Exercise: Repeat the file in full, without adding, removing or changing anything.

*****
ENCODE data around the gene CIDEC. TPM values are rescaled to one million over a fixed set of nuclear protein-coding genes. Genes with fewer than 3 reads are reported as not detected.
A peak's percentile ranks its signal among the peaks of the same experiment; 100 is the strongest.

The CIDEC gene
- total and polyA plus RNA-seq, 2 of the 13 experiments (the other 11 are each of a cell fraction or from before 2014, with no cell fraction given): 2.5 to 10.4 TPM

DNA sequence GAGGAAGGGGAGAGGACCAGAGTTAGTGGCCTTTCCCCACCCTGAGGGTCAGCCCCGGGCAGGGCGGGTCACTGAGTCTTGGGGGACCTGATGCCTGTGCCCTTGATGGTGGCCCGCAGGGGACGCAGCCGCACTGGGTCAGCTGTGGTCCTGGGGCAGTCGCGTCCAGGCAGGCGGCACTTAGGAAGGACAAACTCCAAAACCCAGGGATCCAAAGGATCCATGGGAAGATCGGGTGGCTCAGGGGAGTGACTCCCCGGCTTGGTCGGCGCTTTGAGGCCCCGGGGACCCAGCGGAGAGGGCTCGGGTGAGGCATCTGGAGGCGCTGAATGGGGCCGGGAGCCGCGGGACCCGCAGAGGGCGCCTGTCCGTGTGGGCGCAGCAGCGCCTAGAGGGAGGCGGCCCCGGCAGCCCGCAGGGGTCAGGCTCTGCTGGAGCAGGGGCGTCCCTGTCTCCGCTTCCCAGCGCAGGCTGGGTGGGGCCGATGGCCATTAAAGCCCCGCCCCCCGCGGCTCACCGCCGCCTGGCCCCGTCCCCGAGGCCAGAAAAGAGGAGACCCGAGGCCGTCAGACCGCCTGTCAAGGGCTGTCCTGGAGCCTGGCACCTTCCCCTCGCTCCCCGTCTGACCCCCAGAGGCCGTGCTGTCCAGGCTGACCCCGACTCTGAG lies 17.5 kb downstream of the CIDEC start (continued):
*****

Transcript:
ENCODE data around the gene CIDEC. TPM values are rescaled to one million over a fixed set of nuclear protein-coding genes. Genes with fewer than 3 reads are reported as not detected.
A peak's percentile ranks its signal among the peaks of the same experiment; 100 is the strongest.

The CIDEC gene
- total and polyA plus RNA-seq, 2 of the 13 experiments (the other 11 are each of a cell fraction or from before 2014, with no cell fraction given): 2.5 to 10.4 TPM

DNA sequence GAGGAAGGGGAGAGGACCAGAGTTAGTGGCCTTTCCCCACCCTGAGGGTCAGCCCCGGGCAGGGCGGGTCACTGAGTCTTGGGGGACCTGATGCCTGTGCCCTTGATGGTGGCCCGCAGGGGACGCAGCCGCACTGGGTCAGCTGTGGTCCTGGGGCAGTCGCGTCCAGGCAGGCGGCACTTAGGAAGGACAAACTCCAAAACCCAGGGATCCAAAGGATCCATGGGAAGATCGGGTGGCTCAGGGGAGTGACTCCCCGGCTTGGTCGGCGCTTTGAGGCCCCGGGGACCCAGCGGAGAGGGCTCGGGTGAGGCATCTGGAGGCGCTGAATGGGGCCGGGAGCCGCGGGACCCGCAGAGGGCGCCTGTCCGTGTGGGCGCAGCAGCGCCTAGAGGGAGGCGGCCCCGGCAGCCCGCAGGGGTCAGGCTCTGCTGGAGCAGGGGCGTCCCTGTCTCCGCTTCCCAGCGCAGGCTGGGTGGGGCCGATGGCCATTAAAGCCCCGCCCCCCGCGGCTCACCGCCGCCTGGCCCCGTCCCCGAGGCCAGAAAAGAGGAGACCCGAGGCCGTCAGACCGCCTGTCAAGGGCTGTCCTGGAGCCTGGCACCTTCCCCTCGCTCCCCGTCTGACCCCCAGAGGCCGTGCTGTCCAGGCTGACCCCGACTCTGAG lies 17.5 kb downstream of the CIDEC start (continued):